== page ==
Originally Posted by

**Math Major** Hey, I was just wondering if anyone could tell me if this was about right.

Let E' be the set of limit points of E. Then E' is closed.

Proof:

Take an arbitrary limit point of E', say y.

Then, for any real $\displaystyle \epsilon $ > 0, there exists a point p in E' such that $\displaystyle p \in N_{\epsilon}(y) $.

But, for any p $\displaystyle \in$ E', there exists a real $\displaystyle \delta $, with $\displaystyle 0 < \delta < \epsilon $ such that, for some point q in E, $\displaystyle q \in N_{\delta}(p) $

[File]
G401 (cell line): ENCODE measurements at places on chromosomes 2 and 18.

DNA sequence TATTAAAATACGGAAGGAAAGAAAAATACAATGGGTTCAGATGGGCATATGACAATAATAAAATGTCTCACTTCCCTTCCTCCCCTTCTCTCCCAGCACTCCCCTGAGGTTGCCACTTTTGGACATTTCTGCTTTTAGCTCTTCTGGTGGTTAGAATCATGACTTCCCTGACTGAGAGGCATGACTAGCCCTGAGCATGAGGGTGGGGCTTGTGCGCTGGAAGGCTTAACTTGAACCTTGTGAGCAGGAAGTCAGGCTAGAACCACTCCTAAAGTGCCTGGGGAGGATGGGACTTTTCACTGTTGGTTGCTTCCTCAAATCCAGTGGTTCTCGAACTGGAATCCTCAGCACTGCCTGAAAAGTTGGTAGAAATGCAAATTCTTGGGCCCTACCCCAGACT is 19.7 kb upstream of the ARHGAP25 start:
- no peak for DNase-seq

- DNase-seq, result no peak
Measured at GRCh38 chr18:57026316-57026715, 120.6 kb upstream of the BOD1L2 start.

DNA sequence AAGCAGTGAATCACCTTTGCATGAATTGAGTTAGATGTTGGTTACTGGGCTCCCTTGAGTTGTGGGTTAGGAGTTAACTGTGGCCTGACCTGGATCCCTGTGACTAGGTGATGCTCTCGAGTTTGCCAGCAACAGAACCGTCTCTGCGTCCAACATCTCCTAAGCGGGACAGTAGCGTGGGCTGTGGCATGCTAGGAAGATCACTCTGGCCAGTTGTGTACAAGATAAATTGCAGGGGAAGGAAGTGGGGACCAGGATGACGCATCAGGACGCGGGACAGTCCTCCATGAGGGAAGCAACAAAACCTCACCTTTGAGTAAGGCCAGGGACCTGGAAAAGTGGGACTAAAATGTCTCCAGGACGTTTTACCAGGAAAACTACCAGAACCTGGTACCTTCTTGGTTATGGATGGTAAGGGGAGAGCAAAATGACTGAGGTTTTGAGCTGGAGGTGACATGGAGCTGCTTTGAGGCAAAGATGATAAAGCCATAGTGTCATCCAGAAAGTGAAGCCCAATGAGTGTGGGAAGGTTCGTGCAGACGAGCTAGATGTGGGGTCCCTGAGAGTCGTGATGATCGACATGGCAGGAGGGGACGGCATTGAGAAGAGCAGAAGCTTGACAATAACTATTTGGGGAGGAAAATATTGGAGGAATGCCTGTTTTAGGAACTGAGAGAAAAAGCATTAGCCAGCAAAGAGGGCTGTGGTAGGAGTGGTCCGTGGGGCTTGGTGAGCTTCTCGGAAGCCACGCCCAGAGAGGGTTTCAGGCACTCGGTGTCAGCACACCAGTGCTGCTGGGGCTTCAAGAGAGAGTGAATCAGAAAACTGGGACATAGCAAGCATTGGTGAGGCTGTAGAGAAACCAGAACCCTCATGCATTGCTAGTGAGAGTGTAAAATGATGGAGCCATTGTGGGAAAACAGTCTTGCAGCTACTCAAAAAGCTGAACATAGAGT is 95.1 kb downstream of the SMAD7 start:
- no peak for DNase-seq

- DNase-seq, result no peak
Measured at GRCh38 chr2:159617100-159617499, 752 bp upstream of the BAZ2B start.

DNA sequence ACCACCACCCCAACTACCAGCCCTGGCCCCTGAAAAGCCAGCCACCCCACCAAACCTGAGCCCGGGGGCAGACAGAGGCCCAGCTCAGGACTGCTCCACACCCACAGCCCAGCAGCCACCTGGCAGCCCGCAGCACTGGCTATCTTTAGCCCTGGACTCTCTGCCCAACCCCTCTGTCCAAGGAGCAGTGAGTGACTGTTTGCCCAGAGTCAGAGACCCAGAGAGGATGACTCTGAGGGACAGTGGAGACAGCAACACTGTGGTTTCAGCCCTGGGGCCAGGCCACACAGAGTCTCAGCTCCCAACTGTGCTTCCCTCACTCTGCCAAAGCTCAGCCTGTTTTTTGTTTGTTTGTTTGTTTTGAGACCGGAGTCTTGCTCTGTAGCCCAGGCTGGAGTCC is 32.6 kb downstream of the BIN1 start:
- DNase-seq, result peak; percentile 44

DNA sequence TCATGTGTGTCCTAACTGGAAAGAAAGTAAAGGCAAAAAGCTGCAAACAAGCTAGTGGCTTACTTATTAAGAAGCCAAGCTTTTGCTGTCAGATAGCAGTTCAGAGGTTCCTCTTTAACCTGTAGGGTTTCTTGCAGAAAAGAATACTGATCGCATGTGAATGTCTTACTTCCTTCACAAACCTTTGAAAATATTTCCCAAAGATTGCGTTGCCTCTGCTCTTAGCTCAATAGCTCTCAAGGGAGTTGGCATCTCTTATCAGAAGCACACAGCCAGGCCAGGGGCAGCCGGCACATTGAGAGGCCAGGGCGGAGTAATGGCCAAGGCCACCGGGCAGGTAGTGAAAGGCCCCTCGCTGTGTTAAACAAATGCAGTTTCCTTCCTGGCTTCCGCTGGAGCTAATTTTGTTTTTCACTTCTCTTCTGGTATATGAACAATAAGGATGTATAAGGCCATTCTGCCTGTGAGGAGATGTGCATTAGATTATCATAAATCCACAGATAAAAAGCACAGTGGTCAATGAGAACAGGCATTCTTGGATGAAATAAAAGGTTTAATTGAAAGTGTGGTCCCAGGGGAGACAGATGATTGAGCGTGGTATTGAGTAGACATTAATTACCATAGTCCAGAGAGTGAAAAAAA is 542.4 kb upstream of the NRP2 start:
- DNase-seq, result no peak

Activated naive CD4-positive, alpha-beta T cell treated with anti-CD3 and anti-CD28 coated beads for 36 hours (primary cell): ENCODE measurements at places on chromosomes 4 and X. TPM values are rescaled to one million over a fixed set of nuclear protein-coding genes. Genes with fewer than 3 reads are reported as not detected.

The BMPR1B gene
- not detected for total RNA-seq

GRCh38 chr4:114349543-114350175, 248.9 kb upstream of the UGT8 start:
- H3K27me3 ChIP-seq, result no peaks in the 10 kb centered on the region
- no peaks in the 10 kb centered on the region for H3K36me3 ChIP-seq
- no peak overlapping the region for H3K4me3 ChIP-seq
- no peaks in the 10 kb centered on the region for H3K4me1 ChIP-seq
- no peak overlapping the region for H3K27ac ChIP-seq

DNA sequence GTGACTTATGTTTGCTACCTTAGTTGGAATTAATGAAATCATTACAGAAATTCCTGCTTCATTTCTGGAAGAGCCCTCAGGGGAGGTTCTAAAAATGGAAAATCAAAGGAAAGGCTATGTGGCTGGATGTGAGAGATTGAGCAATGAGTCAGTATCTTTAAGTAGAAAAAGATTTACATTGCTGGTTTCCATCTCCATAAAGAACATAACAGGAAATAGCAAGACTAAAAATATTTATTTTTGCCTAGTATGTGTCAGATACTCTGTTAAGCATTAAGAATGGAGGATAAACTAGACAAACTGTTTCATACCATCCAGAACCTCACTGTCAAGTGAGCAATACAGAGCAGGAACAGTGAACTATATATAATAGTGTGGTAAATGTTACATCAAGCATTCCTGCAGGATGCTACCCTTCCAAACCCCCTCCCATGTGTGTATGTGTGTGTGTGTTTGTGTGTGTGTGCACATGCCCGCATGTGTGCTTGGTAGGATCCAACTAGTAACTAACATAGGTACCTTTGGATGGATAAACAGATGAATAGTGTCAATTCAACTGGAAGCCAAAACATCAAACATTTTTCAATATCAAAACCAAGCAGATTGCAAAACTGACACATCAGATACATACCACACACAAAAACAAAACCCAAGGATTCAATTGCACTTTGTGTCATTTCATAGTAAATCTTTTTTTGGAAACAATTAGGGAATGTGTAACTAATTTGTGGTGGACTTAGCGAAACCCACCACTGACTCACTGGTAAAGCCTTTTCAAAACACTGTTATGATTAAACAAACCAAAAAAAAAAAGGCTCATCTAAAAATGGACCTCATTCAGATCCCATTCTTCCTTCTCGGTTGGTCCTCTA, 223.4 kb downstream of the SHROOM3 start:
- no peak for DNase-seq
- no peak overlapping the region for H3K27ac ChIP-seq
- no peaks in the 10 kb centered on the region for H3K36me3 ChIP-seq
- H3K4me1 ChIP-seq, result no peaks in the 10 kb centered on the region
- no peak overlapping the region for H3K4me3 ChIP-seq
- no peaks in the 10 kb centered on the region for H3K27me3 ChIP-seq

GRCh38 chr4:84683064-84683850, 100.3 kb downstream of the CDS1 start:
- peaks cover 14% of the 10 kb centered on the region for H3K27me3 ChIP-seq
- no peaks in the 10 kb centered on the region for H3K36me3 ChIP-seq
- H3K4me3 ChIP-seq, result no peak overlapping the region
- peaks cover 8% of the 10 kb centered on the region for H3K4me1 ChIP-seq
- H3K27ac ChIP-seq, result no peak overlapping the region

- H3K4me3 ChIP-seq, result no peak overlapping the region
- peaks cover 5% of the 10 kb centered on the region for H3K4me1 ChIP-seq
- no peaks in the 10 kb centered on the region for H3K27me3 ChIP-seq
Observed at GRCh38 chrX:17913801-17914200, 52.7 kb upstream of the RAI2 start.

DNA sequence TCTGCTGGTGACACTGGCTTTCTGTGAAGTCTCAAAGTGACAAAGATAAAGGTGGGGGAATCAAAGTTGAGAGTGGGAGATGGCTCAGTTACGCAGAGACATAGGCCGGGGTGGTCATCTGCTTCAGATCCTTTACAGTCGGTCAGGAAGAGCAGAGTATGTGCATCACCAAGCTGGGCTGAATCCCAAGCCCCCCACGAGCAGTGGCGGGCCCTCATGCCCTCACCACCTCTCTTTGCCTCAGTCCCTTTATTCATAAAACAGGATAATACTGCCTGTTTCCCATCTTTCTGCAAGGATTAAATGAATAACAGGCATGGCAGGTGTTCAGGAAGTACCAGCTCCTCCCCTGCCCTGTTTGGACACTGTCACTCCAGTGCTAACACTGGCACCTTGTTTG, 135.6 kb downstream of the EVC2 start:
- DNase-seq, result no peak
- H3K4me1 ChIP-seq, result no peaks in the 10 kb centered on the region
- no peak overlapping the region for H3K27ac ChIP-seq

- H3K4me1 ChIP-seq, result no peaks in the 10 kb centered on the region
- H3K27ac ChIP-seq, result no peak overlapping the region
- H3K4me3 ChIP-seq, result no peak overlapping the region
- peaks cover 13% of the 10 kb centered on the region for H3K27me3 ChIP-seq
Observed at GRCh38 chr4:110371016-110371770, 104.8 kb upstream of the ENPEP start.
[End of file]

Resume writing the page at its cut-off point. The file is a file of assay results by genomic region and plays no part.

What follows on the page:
But then, $\displaystyle q \in N_{\epsilon}(y) $ too, so y must be a limit point of E', and E' is closed by definition.